The war on terror is long over. U.S. Army attorney Lt. Gen. Dana Chipman declared last week that the Fort Hood jihad massacre was a "criminal act of a single individual," not an act of international terrorism. Barack Obama declared the war on terror over yet again last Thursday, saying, "Beyond Afghanistan, we must define our effort not as a boundless 'global war on terror' – but rather as a series of persistent, targeted efforts to dismantle specific networks of violent extremists that threaten America."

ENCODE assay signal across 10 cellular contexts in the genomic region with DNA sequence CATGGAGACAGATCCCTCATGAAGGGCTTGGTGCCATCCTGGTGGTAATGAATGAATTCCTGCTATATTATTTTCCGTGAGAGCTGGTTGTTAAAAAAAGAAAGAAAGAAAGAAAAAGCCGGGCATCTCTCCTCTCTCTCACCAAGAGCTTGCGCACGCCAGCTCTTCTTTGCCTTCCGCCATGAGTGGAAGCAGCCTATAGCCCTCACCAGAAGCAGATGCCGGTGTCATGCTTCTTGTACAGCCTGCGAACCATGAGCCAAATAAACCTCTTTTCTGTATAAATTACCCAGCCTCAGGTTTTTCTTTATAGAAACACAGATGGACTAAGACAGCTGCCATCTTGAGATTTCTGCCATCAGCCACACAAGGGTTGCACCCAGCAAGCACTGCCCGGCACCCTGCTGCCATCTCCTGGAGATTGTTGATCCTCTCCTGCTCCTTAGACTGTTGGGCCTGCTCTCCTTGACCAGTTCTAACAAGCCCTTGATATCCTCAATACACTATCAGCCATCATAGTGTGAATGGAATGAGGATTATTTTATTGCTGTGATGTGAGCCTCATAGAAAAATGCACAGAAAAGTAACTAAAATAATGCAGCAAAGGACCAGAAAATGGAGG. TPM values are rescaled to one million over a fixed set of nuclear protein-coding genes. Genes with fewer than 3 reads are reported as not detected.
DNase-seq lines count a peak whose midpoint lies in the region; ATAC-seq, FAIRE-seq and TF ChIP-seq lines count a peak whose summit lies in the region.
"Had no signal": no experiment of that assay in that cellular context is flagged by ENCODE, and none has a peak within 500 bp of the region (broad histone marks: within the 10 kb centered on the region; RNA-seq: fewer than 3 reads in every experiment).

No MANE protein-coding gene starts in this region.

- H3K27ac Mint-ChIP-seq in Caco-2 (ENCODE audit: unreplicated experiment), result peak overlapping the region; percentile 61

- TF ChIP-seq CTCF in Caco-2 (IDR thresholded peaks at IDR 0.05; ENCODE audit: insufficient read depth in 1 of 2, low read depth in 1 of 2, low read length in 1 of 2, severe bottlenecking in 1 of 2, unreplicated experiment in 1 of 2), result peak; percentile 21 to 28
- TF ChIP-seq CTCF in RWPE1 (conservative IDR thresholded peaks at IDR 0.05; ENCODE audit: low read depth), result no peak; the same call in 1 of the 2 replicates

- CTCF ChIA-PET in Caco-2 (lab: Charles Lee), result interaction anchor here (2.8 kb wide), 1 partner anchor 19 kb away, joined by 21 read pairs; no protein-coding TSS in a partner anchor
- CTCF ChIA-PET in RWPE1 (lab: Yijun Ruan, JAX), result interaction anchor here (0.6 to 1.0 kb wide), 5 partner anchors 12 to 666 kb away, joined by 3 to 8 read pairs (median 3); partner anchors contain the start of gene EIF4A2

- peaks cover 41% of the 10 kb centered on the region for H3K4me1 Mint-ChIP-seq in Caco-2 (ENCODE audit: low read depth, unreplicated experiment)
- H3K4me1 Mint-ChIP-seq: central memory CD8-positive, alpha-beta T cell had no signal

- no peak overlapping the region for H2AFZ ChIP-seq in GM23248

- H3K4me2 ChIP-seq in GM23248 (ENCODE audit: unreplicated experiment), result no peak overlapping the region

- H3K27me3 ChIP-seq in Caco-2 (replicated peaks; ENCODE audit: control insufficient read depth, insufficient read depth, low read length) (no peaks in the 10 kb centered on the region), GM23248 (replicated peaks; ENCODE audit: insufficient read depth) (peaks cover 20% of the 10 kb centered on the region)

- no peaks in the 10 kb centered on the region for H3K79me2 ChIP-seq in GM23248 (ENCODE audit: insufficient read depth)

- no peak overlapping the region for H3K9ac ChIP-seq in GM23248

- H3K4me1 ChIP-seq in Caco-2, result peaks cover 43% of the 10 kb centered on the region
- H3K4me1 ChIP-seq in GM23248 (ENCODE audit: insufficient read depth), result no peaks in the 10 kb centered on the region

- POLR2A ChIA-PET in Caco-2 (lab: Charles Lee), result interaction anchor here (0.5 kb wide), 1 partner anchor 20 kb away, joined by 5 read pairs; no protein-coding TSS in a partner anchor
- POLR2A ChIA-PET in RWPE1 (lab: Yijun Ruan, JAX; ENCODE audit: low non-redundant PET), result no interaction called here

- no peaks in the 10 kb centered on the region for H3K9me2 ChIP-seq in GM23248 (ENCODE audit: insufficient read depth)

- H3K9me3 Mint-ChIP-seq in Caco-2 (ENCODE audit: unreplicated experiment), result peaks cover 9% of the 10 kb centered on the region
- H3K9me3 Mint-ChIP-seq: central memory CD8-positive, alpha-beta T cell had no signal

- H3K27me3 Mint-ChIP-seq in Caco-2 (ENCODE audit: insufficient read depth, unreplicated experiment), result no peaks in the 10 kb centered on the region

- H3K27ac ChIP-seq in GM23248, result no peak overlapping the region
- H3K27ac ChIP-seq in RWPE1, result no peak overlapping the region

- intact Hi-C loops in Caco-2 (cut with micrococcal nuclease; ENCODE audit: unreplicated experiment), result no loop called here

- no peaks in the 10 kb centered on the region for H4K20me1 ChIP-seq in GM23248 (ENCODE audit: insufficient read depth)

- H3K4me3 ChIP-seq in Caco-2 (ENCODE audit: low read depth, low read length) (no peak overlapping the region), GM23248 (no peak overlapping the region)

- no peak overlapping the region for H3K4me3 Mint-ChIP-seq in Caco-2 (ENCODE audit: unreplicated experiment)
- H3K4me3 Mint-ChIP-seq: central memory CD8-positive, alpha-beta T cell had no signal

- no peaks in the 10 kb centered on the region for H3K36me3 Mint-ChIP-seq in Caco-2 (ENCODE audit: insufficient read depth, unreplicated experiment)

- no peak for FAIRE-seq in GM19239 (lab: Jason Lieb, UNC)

Obama announced the beginning of a glorious time of peace: "Today, Osama bin Laden is dead, and so are most of his top lieutenants. There have been no large-scale attacks on the United States, and our homeland is more secure. Fewer of our troops are in harm's way, and over the next 19 months they will continue to come home. Our alliances are strong, and so is our standing in the world. In sum, we are safer because of our efforts." To be sure, he described small networks of ill-defined terrorists who wish to do us harm, but expressed every confidence that those networks would soon be dismantled, and aren't that much of a problem in the first place.